In the process of setting my goals for 2015, I realized how much magic there is in writing them down—and I don’t mean just randomly choosing goals and then giving ourselves a due date. That doesn’t work. The magic comes when we dig deep.
Here’s my process in case it helps you:
Tip # 1: Brainstorm and write it down
First, I grab a legal pad and have one page for each of the following areas of my life: business, writing, health, and hobbies. For each category, I write down the goals I want to have accomplished by the end of 2015. And, if necessary, I break the goals down into different categories.
For example, in my writing life, I have prose goals and poetry goals. My prose goals for 2015 are to finish and publish my fantasy novel and then edit and finish my memoir. And then to be writing down ideas for my next book. All great goals. But I need to chunk them down and make them doable.
For my fantasy manuscript, my first goal is to finish my first draft. How many words per day/per week/per month can I realistically do while I work fulltime? Figure it out and set a date. Once my first draft is done, what’s next? Implement my marketing plan while I take time to revise and edit. I continue writing down the next action step in my plan until I can see all the parts to the whole.
Tip # 2: Look forward to events
Look forward to events that can be used as goal dates. For example, the Pacific Northwest Writer’s Conference is in July this year. What would happen if I had my book ready and published in order to market at that event? The idea excites me! It feels good. Can I realistically meet this goal? With hard work and focus, I think it’s doable. Now, I work backwards from this date and plan accordingly. Read more
“We are what we repeatedly do. Excellence, then, is not an act, but a habit.” – Aristotle
I was reminded of the above quote this week while reading Kathie Pugaczewski’s blog post “Keep Pulling.”
Aristotle was right. We are our habits. Day in and day out. Creating better habits takes consistency and discipline for a certain number of days until the pattern becomes ingrained into our very being. Read more
January is a great time to set new goals for the year. January is about renewal. New Goals. Excitement. Anticipation.
Below are a few posts from Carly and I to help you with your 2013 goal setting:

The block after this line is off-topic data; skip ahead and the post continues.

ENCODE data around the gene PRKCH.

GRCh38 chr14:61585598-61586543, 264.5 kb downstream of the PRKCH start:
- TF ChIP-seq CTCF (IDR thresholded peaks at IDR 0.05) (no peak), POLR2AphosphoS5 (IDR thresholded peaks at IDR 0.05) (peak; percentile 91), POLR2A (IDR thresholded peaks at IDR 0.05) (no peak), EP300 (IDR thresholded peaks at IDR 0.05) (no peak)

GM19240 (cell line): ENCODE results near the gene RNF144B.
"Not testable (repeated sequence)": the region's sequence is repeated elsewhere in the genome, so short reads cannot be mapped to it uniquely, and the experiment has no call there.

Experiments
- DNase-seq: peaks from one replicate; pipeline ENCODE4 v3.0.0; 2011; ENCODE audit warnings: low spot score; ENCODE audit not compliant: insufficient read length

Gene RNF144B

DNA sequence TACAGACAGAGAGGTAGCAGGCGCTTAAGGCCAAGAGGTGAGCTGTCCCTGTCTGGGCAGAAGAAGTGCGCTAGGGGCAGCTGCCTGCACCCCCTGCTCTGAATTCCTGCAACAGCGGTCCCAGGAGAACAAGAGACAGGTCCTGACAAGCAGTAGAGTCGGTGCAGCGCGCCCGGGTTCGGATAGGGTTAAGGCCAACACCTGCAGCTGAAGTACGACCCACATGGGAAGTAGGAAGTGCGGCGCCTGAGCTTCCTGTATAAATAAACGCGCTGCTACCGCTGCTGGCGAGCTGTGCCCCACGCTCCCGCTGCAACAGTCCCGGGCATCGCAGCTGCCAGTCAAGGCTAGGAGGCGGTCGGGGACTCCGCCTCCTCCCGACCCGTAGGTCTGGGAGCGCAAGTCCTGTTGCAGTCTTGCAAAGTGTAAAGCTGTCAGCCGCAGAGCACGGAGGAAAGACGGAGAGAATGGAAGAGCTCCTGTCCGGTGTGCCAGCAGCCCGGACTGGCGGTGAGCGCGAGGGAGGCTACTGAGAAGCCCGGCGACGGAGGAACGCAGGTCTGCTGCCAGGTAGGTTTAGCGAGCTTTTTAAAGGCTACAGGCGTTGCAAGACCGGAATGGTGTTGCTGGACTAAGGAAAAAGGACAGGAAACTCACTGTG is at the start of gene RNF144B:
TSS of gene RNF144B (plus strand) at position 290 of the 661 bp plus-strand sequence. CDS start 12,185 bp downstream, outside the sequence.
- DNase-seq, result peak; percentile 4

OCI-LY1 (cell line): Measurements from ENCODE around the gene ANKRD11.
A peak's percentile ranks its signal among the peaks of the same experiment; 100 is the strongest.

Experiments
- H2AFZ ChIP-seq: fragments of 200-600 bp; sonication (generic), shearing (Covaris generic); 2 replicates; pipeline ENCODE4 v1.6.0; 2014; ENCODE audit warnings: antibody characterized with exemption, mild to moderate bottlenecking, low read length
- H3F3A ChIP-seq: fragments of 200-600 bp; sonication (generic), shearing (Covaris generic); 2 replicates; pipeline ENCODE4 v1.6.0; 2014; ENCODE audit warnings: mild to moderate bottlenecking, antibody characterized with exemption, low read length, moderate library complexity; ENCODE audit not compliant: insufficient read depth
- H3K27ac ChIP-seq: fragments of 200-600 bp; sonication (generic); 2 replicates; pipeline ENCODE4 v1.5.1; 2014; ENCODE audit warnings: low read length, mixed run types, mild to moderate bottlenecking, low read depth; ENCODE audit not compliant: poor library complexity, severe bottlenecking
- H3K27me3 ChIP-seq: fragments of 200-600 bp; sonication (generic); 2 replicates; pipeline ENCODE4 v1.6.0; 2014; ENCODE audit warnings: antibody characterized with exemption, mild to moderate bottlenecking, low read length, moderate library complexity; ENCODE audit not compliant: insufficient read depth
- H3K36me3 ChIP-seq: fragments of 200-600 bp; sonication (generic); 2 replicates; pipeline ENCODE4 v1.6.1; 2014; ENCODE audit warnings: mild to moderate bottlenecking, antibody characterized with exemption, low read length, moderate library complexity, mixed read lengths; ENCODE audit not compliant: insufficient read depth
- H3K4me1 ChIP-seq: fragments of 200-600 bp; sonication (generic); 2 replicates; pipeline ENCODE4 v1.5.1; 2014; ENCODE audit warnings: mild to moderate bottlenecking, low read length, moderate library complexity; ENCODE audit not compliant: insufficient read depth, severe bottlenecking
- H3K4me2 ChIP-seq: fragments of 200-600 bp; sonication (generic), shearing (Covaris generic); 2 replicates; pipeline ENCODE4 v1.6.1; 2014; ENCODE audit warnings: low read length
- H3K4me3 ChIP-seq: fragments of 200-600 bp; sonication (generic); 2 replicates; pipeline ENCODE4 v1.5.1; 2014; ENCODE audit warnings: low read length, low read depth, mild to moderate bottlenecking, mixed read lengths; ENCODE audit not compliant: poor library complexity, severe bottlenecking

Try these tools and techniques to keep your 2012 writing plan on track
Reach your goals quicker with a writing partner
Make a goal-setting ritual
We wish you a healthy, happy, and prosperous New Year!
Before I set my goals for 2013, I’ve been looking back on 2012. My mind instantly goes to what I didn’t accomplish, instead of what I did accomplish.
It’s easy to be hard on ourselves—we have all those voices from our past that’ve become part of who we are. We may eventually learn to banish them, or at least the more vocal voices, but at some level they’re always there, always willing to whisper sour-somethings in our ear.
As writers and artists we probably have even more voices in our head—especially if we’re taking time away from family or work in order to pursue our art that isn’t yet earning its keep.
One way to silence those voices is to make a list of what you DID accomplish over the last year. This will also give you a springboard to setting your 2013 goals. Read more
A big component of setting and achieving our goals is being able to see ourselves already there. In high school, I ran track and set the school mile. In cross-country, I often placed in the top three. One of my secrets was visualization. Before every meet, I’d visualize myself running the race and winning. Mentally, it prepared me for the road or track ahead.
I have big goals in my writing life but, in my hectic schedule, I often forget about the benefits of visualization. Recently, I discovered a great goal-setting app for my iPhone called Aspire Goals. According to Aspire, achieving goals is 80% mental and only 20% actual activity. Read more
It may seem counter intuitive, but telling your friends your goal, such as, “I want to write a book,” is less likely to make you meet that goal.
Check out this three-minute Ted Talk to see why.
What motivates you to succeed? Years ago, when I first started working from home, I was motivated by several things: the need to eat, the need to keep my home out of foreclosure, the need to keep the lights and heat on—the need to provide for myself and my son.
To do this, I set my sights on reaching the level of manager in the company I had joined. I had plenty of motivation. But something was missing. Months went by and I didn’t seem to be making much progress toward my goal. What was wrong? Read more